Shon Hopwood’s unusual legal journey began prior to him attending law school and included the U.S. Supreme Court granting two petitions for certiorari he prepared. Shon’s research and teaching interests include criminal law and procedure, civil rights, and the constitutional rights of prisoners. He received a J.D. as a Gates Public Service Law Scholar from the University of Washington School of Law. He served as a law clerk for Judge Janice Rogers Brown of the U.S. Court of Appeals for the District of Columbia Circuit.  And his legal scholarship has been published in the Harvard Civil Rights-Civil Liberties, Fordham, and Washington Law Reviews, as well as the American Criminal Law Review and Georgetown Law Journal’s Annual Review of Criminal Procedure.

Scholarship

Contributions to Law Reviews and Other Scholarly Journals

Shon R. Hopwood, The Effort to Reform the Federal Criminal Justice System, 128 Yale L.J. F. 791-817 (2019).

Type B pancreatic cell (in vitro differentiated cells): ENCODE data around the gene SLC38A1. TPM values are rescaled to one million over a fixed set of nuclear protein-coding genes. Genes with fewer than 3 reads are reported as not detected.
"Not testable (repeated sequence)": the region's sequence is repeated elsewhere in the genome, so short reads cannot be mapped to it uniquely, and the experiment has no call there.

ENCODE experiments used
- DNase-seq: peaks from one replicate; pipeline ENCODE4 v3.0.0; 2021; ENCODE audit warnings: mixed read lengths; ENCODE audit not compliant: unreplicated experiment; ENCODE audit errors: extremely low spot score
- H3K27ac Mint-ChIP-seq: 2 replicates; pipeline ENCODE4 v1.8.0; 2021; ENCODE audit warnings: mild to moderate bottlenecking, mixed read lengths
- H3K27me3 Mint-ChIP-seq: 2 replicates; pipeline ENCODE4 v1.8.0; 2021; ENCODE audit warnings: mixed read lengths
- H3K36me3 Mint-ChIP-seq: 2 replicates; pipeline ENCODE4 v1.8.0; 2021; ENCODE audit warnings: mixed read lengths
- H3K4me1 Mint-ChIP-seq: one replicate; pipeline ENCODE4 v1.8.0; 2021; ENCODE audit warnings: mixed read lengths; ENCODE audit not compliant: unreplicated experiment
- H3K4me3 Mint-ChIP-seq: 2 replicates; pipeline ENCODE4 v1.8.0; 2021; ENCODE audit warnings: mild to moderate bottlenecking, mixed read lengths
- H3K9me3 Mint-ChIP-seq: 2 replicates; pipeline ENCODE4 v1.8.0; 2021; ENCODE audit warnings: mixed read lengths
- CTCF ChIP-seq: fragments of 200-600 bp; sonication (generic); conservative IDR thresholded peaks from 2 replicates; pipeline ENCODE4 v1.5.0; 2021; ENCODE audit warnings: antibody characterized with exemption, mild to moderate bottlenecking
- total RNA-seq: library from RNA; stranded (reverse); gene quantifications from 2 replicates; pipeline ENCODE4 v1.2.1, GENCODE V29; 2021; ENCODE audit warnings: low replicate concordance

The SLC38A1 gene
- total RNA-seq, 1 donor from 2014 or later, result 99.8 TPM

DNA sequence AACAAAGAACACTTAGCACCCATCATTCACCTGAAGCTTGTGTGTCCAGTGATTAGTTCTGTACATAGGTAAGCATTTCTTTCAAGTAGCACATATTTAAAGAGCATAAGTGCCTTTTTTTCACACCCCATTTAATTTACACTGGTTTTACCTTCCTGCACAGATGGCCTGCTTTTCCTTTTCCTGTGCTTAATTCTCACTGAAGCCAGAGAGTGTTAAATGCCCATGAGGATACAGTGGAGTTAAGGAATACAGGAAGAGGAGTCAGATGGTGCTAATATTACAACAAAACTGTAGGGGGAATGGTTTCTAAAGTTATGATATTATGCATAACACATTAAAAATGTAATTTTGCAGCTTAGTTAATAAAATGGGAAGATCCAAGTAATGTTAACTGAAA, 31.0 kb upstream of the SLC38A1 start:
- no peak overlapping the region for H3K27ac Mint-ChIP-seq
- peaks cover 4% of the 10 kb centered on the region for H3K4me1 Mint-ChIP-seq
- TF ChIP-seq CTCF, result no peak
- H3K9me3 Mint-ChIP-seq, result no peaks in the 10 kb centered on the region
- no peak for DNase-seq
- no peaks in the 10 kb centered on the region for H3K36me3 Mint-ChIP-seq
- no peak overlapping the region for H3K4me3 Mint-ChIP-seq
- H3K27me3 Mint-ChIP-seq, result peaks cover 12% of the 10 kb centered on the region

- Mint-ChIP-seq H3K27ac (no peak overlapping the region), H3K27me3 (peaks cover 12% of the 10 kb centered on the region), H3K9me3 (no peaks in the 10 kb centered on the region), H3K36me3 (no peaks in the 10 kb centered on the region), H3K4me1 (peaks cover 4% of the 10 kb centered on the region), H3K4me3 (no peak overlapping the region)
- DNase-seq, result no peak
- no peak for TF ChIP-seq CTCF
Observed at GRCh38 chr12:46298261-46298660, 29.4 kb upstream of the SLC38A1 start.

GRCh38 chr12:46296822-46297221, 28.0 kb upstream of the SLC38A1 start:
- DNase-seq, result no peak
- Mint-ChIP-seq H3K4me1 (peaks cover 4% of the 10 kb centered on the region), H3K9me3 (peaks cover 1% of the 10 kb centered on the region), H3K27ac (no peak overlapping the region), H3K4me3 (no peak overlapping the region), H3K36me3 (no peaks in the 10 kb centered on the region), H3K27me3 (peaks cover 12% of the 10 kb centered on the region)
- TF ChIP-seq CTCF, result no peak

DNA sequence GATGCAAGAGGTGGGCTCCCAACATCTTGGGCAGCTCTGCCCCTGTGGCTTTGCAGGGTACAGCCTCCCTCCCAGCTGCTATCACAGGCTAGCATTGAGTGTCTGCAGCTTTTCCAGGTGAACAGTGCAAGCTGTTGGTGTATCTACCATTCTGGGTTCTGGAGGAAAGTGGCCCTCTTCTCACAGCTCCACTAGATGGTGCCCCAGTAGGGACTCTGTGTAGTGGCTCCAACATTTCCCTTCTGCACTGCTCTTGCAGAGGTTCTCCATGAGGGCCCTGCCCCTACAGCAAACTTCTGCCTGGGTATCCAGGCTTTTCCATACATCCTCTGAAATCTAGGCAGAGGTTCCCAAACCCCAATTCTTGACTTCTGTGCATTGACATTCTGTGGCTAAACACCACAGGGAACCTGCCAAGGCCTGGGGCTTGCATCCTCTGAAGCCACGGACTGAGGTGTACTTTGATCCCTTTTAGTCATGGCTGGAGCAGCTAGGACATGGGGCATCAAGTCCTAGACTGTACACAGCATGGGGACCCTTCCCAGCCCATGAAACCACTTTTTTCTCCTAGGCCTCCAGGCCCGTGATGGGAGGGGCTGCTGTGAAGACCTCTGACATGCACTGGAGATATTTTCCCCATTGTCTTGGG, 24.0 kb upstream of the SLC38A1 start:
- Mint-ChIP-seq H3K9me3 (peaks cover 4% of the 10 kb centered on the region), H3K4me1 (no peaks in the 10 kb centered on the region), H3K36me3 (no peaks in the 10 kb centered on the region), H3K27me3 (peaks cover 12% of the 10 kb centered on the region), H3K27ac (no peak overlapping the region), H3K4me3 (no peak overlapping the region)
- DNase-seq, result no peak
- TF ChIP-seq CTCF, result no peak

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Shon R. Hopwood, Improving Federal Sentencing, 87 UMKC L. Rev. 79-96 (2018).
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Shon R. Hopwood, Beyond First Steps: Reforming the Federal Bureau of Prisons, 31 Fed. Sent'g Rep. 119-125 (2018).
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Selected Contributions to Other Publications

Shon R. Hopwood, The Legal Profession Puts Itself on an Unsupportable Pedestal, Student Law., Jan.-Feb. 2019, at 4.
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U.S. Supreme Court Briefs

Brief of Amici Curiae Due Process Institute, Cato Institute, National Association of Criminal Defense Lawyers, Rutherford Institute, District of Columbia Association of Criminal Defense Lawyers, Pennsylvania Association of Criminal Defense Lawyers, Texas Criminal Defense Lawyers Association, and Law Professors In Support of Petition for a Writ of Certiorari, Leyva v. United States, No. 19-5796 (U.S. Oct. 1, 2019).
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